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At the Orpheum, a moving performance from a seated Tom Jones

Tom Jones at the Orpheum Theatre.Michael Christopher

Early on during Tom Jones’s gratifying show Wednesday at the Orpheum Theatre, he wanted to address the walking stick. The singer who’d once epitomized an easy-going machismo had stepped gingerly onstage aided by a cane. Laying it down, he perched his backside on the edge of a stool, where he would remain.

He had a hip replacement five years ago, he explained. (At his age — 82 ― it’s not unusual.) Now he’s been told he needs the other one replaced. When he gets the surgery, he joked, “I’ll be hipper than hip.”

From Swinging London and the glitz of Vegas to his synth-pop and EDM guest appearances, Jones has always been casually hip. But his current show digs past the surface to gaze into the grave.


If that sounds depressing, rest assured that it was not. In a kind of concept concert, Jones and his versatile band kept the focus on his age and reflections on the good fortunes of his life. It was a joy to witness.

The 90-minute setlist leaned heavily on “Surrounded By Time,” his 2021 album of covers. It’s his fourth collection in the past decade of favorite roots music produced by Ethan Johns.

“I’m growing dimmer in the eyes/ I’m growing fainter in my talk/ I’m growing deeper in my sighs/ I’m growing slower in my walk,” he sang in “I’m Growing Old” to open the show. The song, an obscurity by the unheralded Bobby Cole (whom Frank Sinatra once called “may favorite saloon singer”), is a perfect fit for today’s Sir Tom.

He followed that with his version of Bob Dylan’s “Not Dark Yet” (“but it’s getting there”). Despite the somber subject matter, Jones was clearly enjoying himself.

“Yeah!” he cried as the band brought that one to a close. “Uh-huh!”

His impossibly full voice remains so, like a human trombone. The band cast “It’s Not Unusual,” the first of the crowd-pleasers he sprinkled into the set, as a bossa nova. A continental accordion added flair.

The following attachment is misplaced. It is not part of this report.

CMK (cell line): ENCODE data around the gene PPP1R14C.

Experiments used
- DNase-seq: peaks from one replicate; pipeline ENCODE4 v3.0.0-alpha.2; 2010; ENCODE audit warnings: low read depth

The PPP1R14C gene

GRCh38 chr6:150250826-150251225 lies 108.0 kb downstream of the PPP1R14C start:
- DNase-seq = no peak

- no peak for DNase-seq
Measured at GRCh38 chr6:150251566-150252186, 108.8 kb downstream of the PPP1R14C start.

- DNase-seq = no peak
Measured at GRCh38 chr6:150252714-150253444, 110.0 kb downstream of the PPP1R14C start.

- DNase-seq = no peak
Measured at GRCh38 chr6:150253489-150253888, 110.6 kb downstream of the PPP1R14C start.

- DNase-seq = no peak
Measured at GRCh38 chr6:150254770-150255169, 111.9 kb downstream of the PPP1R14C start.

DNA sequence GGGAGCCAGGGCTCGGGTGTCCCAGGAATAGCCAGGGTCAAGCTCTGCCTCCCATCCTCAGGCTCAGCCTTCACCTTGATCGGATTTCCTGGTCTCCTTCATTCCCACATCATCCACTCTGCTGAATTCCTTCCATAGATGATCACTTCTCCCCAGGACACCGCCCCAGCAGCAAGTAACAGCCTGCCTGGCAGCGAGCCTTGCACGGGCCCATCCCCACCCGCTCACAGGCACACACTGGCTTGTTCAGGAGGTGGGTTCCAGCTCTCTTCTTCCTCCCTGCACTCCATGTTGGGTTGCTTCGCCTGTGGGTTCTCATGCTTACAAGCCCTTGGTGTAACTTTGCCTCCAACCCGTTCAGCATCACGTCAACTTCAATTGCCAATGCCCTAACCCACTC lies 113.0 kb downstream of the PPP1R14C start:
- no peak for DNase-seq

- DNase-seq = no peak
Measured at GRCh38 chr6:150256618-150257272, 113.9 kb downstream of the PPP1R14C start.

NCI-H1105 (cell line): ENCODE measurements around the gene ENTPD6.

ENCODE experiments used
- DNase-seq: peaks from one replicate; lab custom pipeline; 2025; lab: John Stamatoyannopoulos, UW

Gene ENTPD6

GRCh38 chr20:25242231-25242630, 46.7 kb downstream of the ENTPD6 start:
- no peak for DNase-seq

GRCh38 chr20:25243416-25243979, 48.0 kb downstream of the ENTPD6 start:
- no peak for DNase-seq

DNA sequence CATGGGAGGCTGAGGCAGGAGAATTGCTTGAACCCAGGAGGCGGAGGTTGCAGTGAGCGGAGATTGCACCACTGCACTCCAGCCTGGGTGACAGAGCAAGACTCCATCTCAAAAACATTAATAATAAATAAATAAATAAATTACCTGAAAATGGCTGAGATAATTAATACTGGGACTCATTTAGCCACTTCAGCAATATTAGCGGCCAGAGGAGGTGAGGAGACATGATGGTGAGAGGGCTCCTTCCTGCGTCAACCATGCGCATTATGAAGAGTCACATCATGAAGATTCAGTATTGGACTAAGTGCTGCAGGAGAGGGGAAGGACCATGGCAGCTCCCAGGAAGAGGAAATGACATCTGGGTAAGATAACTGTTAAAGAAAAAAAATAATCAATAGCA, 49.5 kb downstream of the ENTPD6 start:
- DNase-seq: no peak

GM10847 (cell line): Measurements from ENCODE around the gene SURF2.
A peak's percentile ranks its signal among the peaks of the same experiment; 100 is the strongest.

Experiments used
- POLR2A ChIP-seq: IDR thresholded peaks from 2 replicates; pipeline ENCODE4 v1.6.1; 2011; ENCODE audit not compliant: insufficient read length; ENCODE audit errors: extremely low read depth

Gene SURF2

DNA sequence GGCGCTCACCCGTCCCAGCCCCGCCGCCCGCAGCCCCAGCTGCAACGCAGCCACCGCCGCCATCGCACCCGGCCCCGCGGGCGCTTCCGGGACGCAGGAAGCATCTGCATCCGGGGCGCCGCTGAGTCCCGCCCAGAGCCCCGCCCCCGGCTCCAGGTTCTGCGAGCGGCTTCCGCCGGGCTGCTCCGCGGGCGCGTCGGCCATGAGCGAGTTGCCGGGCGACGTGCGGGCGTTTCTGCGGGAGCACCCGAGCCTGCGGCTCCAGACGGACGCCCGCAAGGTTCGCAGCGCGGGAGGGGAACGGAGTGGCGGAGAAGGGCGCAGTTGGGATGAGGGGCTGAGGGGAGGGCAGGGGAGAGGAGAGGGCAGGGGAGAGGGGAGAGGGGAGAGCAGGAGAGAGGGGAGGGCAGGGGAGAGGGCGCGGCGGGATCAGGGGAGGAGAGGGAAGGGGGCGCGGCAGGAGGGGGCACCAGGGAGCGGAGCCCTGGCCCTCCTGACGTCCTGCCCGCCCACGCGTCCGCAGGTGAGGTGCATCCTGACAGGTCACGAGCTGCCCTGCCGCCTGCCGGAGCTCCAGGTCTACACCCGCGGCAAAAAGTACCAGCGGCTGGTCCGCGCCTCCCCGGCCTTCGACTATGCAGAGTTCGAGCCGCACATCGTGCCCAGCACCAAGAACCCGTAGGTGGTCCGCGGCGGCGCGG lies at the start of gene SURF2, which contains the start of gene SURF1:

One enthusiastic fan leaped to her feet and did the swim. A few minutes later, the audience joined in en masse for the “whoa-oh-oh”s of “What’s New Pussycat?”

That big Bacharach and David hit from 1965 featured swirling footage of a carousel. Throughout the show, the screen behind the band flashed with dynamic images, often including multiple closeups of Jones in Warholian colors.

Tom Jones leads his band at the Orpheum Theatre Wednesday night.Michael Christopher

Made famous by the late Dusty Springfield, “The Windmills of Your Mind” was another cosmic plunge into memory. When Jones sang Leonard Cohen’s “Tower of Song” — “I was born with the gift of a golden voice” — he quipped that he likes to think Cohen wrote it for him.

There were a few forgettable moments. The silly “Sex Bomb,” a big hit in the UK in 2000, was one, despite the band’s best efforts at a bluesy groove. Let the record show, however: The song inspired one female fan to toss the night’s sole pair of panties onstage.

Admirers like her were mainly on hand to hear Jones do the big hits. Led by his longtime arranger, Gary Wallis, on drums, the band gave “Green, Green Grass of Home” a hint of the Grand Ole Opry, and they turned the epic “Delilah” into a cowboy showdown, minus the mariachi horns.

Due to Jones’s mobility issue, the musicians remained onstage for their “encore,” skipping the customary ritual of walking off and back onstage. “One Hell of a Life,” another somber-but-uplifting song written by fellow Wales native Katell Keinig, closed the lid on the night’s contemplative theme.


Then Jones leaned into his rock ‘n’ roll origins. He paid tribute to Sister Rosetta Tharpe on the rousing spiritual “Strange Things Happening Every Day.” Before wrapping up with “Johnny B. Goode,” he recalled the time he and Elvis went to see Chuck Berry play in the lounge of the Las Vegas Hilton.

“There is the real king of rock ‘n’ roll,” Elvis told him. Sure, but Sir Tom is be-knighted.


At the Orpheum Theatre, Wednesday

E-mail James Sullivan at jamesgsullivan@gmail.com. Follow him on Twitter @sullivanjames.